It starts off comparing military models against athletic models for “toughening” and presents one method for developing and designing an audio CD tool that entrains learners as they undertake and master a complex set of team/mission integrated challenges or skills with goal statements, affirmations and specific “cueing” that helps learners improve performance.  There’s enough explanation that you could develop one for your own performance challenges relatively easily or, given some resources and time, use this model developed for a military competition for your own small group performance evolution.

The chapter then walks you through a look at Gallwey’s approach to awareness instruction, as well as his coaching questions and coaching conversations approach.


When a person’s basic security is in doubt, most everything that happens seems threatening. All doubts find fertile ground. Motivation, focus and trust evaporate. Individual, team and organizational productivity suffer greatly as a consequence.


The 18th chapter of the e-book, at 7 pages, is even smaller and consists of excerpts from The Ultimate Athlete: Revisioning Sports, Physical Education and The Body, by George Leonard ( Viking Press, 1974) on play, the game of games, and moments of transcendence.


Tab Q (Inner Game Coaching)


Tab R (The Ultimate Athlete)


Tab S (Toward Extraordinary Capability)


The 19th chapter of the e-book starts off with that quote from Keefe’s book “On The Sweet Spot” that summed up or encapsulated the reason I spent years typing excerpts to share with the world.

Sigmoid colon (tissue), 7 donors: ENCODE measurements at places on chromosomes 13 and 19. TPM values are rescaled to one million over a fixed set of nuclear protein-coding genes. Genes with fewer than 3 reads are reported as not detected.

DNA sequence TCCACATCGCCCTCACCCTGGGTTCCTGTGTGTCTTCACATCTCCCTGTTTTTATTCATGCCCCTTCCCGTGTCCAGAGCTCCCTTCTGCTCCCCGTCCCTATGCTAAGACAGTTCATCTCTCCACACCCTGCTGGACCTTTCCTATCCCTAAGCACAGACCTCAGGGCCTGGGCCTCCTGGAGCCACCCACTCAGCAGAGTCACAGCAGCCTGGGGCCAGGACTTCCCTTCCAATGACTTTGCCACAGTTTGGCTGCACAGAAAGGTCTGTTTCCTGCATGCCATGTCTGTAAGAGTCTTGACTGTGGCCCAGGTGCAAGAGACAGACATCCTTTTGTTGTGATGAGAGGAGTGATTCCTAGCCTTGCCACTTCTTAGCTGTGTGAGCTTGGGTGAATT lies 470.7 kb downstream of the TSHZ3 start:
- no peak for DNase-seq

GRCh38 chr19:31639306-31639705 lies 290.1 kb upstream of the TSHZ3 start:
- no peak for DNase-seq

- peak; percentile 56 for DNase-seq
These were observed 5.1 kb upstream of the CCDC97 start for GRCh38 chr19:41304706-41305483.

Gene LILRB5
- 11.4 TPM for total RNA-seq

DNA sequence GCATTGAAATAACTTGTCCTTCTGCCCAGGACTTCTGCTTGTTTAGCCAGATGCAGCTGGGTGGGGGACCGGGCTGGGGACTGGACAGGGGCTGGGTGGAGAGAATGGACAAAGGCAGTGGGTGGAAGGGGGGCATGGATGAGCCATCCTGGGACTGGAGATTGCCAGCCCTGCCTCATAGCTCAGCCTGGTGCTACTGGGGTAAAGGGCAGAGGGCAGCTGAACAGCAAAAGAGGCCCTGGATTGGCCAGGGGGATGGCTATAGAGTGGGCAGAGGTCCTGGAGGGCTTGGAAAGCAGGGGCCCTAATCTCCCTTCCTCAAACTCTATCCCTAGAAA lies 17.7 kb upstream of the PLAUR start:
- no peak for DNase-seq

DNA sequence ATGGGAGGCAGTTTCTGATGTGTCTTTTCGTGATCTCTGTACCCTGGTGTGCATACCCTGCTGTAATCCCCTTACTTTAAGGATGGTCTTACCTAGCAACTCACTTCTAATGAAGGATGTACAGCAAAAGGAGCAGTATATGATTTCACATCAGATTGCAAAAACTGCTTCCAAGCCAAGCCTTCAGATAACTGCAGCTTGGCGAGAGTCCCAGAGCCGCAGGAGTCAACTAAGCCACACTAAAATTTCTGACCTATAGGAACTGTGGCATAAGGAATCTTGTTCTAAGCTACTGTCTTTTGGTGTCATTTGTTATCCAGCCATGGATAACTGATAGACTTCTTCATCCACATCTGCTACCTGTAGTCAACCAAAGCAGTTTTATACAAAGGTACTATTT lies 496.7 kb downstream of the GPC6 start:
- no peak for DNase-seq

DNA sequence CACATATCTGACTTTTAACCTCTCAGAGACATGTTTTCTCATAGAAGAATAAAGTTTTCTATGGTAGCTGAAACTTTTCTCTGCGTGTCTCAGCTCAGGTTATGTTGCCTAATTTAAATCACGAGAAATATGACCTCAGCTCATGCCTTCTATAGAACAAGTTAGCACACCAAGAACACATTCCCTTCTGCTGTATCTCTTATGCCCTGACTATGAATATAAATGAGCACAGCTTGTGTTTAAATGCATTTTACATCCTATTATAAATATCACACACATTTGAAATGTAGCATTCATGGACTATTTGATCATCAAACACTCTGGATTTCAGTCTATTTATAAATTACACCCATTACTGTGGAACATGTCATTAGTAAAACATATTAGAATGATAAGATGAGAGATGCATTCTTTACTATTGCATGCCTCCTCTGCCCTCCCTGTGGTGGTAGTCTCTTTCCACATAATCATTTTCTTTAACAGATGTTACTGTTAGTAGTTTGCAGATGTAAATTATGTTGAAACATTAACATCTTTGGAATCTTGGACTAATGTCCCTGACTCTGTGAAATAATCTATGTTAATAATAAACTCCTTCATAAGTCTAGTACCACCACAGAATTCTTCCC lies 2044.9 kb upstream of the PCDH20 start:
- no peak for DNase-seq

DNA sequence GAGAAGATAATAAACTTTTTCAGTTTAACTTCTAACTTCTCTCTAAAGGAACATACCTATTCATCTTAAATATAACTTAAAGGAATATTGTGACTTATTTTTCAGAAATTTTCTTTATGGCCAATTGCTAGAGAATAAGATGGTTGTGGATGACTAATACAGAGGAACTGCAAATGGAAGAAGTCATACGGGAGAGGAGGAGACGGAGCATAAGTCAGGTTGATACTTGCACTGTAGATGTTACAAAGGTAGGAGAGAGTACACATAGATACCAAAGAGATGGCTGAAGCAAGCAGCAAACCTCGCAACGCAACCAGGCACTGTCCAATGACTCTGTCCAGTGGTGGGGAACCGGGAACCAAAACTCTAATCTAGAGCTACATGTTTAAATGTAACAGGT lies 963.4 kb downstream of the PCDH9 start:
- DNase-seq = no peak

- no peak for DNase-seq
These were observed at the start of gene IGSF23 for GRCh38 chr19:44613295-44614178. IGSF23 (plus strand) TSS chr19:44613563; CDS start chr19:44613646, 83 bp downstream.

It plunges into that small epicenter of insight, practice and full expression that exploded out of the meetings and conversations of a small handful of people on the West Coast, all authors whose books hold the spinal weight of the bibliography, whose own merger of mind, body and spirit outside an aikido dojo (and access to publishing houses) have informed so many and fostered work that continues today around the globe.

That quote is followed by three pages of excerpted material that fleshes out the deathbed revelations of Roland Perlmutter, M.D.

The 19th chapter also includess an extended look at human capacities for the extraordinary, “when mind and body are graced by something beyond themselves”.


All transformative change begins with awareness and intention.


It has a short section on telepathic communication. It discusses several approaches for “the development of extraordinary capacity”, and the embodiment of the metanormal.

It notes the “sixteen common foundations for effective enhancement of personal capacity and capability”.


… people have cultivated non-ordinary states of awareness such as meditation to manage the creative process along. Laszlo believes that these methods help people gain access to the nonlocal, collective source of wisdom. During highly creative moments, “there is almost always some element of transport to another plane of consciousness, a deep concentration that approaches a state of trance ,” he notes. “In some (relatively rare) cases, these inspired states are artificially induced — by drugs, music, self hypnosis or other means. Mostly, however, they come spontaneously to the ‘gifted’ individual….”

The urge to become absorbed in something greater — God, Goddess, Allah, Brahman, Universe, the One — underlies the drive of the great saints and mystics of all spiritual traditions and is also typical of many highly creative individuals. …